Q. What is EPPA (Employee Polygraph Protection Act)?

On December 27, 1988, the Employee Polygraph Protection Act (EPPA) became law. This federal law established guidelines for polygraph testing and imposed certain types of restrictions on most private companies and employers in regards to testing their employees. This legislation only affects commercial businesses. Local, State and Federal governmental agencies (such as police departments) are not affected by the law, nor are public agencies, such as a school system or correctional institution. In addition, there are exemptions in EPPA for some commercial businesses as follows:

  • Companies under contract with the federal government
  • Companies which manufacturer, distribute or dispense controlled substances
  • Armored Car or Alarm and Security Companies
  • Nuclear or Electrical Power Plants
  • Public Water Works
  • Toxic Waste Disposal

All other commercial companies and businesses can request a current employee to take a polygraph examination or suggest to such a person that a polygraph examination be taken, only when specific conditions have been satisfied. However, the employer cannot require current employees to take an examination, and if an employee refuses a request or suggestion, the employer cannot discipline or discharge the employee based on the refusal to submit to the examination. Central Polygraph Service Limited is furnishing the following information, which it believes is in good faith, and conforms with the Department of Labor’s Regulations relating to polygraph tests for employees. This information is considered only as a guideline to assist in complying with the Act and Regulations, and Central Polygraph Service Limited is disclaiming any liability in connection therewith:

Checklist for Companies and Employers:

  1. The incident must be an ongoing, specific investigation.
  2. It must be an identifiable economic loss to the employer.
  3. Obtain a copy of the Employer Polygraph Protection Act of 1988.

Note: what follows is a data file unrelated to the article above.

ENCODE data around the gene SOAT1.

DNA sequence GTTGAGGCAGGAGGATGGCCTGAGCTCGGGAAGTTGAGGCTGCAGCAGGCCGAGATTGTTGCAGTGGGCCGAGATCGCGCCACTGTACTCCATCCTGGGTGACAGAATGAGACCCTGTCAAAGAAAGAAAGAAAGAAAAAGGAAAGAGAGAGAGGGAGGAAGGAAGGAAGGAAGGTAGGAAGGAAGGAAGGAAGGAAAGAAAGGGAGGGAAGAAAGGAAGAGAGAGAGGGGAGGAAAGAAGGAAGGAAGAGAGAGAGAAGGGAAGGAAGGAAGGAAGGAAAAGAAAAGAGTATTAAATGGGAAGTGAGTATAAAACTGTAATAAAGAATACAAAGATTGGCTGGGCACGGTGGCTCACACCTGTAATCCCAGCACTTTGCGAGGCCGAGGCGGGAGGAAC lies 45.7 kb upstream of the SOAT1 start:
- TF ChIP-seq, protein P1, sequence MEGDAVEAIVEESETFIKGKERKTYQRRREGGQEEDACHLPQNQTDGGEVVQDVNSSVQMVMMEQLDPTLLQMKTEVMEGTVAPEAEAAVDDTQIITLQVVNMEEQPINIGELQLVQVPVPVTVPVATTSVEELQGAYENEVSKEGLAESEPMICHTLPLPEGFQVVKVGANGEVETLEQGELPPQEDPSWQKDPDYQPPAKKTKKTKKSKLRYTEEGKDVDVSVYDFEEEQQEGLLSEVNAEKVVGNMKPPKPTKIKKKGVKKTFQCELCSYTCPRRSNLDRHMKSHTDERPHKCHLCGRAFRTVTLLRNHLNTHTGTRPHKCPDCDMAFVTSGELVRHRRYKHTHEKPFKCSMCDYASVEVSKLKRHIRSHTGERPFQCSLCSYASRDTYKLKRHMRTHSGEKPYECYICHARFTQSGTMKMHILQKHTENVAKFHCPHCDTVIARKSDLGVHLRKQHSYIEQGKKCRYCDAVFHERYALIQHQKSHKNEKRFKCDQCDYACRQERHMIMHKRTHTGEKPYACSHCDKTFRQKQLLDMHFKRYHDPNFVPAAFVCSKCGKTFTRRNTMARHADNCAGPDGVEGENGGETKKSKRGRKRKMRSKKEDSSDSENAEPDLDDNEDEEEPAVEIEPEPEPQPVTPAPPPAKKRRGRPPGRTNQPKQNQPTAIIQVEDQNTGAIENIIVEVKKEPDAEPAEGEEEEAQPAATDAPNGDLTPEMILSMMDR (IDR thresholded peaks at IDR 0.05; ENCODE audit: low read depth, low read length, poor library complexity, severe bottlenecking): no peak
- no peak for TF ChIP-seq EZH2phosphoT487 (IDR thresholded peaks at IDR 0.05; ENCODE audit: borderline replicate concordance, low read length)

4. Provide the employee with a written statement that includes:
    a. Identification of the company and location of employee
    b. Description of the loss or activity under investigation
    c. Location of the loss
    d. Specific amount of the loss
    e. Type of economic loss
    f. How the employee had access to the loss
    Note: access alone is not sufficient grounds for polygraph testing
    g. what kind of reasonable suspicion there is to suspect the employee of being involved in the loss.
  5. The Statement provided to employee MUST be signed by someone other than the polygraph examiner, who is authorized to legally bind the employee, and MUST be retained by the employer for at least 3 years.
  6. Read the Notice to Examinee to the employee, which should be signed, timed, dated and witnessed.
  7. Provide the employee with 48 hours advanced notice (not counting weekends or holidays) to the date and time of the scheduled polygraph test.
  8. Provide employee with written notice of the date, time and location of the polygraph test, including written directions if the test is to be conducted at a location other than at the place of employment.
  9. Maintain a statement of adverse actions taken against the employee following a polygraph test.
  10. Conduct an additional interview of employee prior to any adverse action following a polygraph test.
  11. Maintain records of ALL of the above for a minimum of 3 years.
  12. Employees may not waive their rights.